Meet the algebraic topologist who helps biologists to analyse the brain
Kathryn Hess Bellwald was in Barcelona this spring for a Colloquium at the UAB, invited by BGSMath Faculty member & UAB Professor Natàlia Castellana. Topological vistas in neuroscience was an exciting excursion into how math tools can benefit biomedicine. In her case, the Blue Brain Project.
From top to bottom:
Three moments of Kathryn Hess’ Colloquim in Barcelona, at the Centre de Recerca Matemàtica (CRM); the last three images were presented by Prof. Hess during her presentation and are provided by the Blue Brain Project.
As many other brilliant mathematicians, US-born Kathryn Hess began her career very young. She graduated with a PhD from MIT when she was only 21. She then worked as a postdoc at the University of Stockholm, Nice, Toronto, and finally landed at the EPFL in 1999, where she holds the position of Associate Professor of Mathematics and Life Science since 2015. She is convinced that “biology needs all kinds of mathematics”. She says that, in her experience, “a lot of biologists have been very open to dialogue with mathematicians. They need help, their background in math is often not strong, but if mathematicians are willing to make an effort to understand their needs, they are very happy to collaborate”.
Tell us something about the Blue Brain Project.
The objective of the project is to reconstruct digitally and simulate activity in the brain of a rat, and ultimately the human brain. The human brain is formed by hundreds of billions of neurons and hundreds of trillions of synapses, through which electrical currents flow. The rat brain is smaller (2g vs 1.2 kg), but the structure is still complex, and its neocortex is similar. It has hundreds of millions of neurons and hundreds of billions of synapses! It’s like a “warm up” exercise for the human brain, but it’s still too much data to collect. So, we need to make a few well-chosen measurements to construct a model of the brain. The building blocks of the model are of course the neurons, the processing units of the brain. They come in different forms and shapes – there are 55 morphological types in our model! We use supercomputing to construct and simulate activity in this model, and we exploit the interconnections between biological experimental data. This way, we can produce models of the brain with very fine biological detail. The goal is to design a computer model of the rat’s neocortex as biologically accurate as possible in order to analyse its structure and functions.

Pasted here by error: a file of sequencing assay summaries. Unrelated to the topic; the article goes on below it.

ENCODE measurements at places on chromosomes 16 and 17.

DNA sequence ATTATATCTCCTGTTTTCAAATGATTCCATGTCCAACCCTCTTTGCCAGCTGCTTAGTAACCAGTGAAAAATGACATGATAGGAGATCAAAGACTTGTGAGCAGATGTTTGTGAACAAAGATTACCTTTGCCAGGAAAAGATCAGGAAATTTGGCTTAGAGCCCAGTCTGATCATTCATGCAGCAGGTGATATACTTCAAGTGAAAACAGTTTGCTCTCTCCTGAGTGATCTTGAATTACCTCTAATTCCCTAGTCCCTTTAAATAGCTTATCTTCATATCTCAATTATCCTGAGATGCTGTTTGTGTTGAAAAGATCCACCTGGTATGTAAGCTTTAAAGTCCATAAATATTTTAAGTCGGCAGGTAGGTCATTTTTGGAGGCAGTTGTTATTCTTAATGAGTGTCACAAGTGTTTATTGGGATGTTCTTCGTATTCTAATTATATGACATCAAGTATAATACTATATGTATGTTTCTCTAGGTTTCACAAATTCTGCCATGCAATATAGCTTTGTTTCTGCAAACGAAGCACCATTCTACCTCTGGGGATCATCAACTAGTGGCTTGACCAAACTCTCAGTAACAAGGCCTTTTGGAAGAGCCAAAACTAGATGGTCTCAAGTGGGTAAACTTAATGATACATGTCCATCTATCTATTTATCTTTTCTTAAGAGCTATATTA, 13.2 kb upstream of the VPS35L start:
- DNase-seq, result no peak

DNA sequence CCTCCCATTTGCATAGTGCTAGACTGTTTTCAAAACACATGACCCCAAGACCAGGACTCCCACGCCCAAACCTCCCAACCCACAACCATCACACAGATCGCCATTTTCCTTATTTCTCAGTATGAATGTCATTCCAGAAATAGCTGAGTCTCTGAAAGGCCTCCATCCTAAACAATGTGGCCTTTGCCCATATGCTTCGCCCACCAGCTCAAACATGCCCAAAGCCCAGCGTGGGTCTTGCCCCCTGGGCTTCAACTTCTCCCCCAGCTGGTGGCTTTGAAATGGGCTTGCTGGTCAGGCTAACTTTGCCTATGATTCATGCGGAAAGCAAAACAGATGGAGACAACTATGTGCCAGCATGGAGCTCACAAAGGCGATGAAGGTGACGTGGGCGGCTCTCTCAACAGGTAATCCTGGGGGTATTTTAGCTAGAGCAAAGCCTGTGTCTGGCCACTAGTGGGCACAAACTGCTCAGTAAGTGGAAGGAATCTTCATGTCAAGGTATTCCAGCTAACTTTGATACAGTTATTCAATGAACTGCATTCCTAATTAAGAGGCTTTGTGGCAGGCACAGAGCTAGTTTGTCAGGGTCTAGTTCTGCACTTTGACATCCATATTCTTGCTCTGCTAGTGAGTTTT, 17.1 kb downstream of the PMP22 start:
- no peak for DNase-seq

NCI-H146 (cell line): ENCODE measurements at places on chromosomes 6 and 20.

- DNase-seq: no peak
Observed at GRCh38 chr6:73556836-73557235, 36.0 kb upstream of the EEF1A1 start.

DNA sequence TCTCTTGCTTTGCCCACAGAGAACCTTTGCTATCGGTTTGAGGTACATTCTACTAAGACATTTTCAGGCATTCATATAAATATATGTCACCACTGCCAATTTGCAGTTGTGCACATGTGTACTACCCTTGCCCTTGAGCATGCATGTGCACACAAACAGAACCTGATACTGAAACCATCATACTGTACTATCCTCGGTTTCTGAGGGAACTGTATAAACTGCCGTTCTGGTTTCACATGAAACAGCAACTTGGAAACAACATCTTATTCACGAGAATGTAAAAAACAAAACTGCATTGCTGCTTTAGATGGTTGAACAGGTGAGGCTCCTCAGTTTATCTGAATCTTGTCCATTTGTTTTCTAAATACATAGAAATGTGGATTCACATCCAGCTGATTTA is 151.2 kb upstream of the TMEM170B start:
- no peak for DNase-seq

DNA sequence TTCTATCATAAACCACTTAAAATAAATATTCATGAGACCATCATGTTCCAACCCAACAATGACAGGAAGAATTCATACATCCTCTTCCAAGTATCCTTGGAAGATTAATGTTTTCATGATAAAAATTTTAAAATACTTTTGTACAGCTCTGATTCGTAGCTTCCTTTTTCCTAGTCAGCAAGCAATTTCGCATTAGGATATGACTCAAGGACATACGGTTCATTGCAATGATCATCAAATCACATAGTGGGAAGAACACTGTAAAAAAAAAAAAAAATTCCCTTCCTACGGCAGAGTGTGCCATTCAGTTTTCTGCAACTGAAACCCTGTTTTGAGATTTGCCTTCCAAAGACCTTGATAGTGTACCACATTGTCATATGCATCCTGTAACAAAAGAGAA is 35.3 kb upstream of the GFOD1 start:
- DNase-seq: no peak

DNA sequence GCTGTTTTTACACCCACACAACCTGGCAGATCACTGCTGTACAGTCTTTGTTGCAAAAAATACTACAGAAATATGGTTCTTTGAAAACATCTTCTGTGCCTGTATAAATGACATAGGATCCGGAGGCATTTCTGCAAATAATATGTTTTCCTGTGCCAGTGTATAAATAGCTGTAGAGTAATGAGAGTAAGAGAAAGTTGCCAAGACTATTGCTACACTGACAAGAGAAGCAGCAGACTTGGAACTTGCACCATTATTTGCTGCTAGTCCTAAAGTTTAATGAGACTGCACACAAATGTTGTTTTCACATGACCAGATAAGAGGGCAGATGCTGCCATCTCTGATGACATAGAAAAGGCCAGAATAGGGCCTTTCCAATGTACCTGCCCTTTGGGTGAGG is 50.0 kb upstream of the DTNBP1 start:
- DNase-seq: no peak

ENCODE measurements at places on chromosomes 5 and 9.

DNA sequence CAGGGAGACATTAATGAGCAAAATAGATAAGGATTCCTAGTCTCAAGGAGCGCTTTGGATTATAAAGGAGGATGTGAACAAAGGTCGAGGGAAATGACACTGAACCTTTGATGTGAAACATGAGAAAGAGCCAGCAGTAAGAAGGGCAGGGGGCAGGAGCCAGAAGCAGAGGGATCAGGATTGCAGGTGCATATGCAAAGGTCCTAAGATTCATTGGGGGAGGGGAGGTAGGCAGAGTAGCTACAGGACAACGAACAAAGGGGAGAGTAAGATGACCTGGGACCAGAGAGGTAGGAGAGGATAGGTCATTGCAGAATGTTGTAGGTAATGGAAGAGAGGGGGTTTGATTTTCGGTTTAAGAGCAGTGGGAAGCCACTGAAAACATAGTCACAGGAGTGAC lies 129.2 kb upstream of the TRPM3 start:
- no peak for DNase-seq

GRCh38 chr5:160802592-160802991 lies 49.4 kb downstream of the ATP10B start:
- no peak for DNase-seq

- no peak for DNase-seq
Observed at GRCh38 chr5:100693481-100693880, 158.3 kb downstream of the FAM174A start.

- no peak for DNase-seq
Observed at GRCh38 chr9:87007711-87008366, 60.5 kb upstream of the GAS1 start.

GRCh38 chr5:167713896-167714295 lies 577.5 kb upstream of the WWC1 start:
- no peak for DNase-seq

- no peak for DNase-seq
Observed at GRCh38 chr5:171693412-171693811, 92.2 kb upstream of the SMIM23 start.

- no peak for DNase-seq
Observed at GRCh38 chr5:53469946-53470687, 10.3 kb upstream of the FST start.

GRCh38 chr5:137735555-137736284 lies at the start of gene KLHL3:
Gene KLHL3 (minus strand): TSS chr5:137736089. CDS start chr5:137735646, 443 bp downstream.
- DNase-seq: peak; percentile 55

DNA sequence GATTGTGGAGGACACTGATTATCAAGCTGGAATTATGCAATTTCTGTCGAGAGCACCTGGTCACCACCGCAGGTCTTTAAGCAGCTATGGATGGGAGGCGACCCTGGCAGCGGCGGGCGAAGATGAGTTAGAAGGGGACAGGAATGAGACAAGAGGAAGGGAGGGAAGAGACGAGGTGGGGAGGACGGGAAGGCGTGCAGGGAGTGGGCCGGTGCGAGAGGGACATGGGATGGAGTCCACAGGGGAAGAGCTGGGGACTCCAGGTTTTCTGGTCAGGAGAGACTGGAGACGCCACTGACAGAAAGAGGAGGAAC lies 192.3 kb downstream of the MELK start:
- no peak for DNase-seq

What’s mathematics’ contribution to the project?
I entitled my talk “topological vistas” because I explore the many ways topology can be applied to neuroscience. For example, we examine neural activity through the filter of algebraic topology. It is normally difficult to see patterns in the firing of the neurons, but if we analyse the neural activity with the goggles of algebraic topology, we can see the mathematical signature of seemingly chaotic behaviour in the evolution of the firings with time. Algebraic topology describes the encoding process and perhaps will be able to visualize the moment the brain is making a decision. If we apply it to the “reconstructed neocortex”, the digital reconstruction of a 14-day old rat brain that was obtained in 2015, we can provide a description of its structure and function.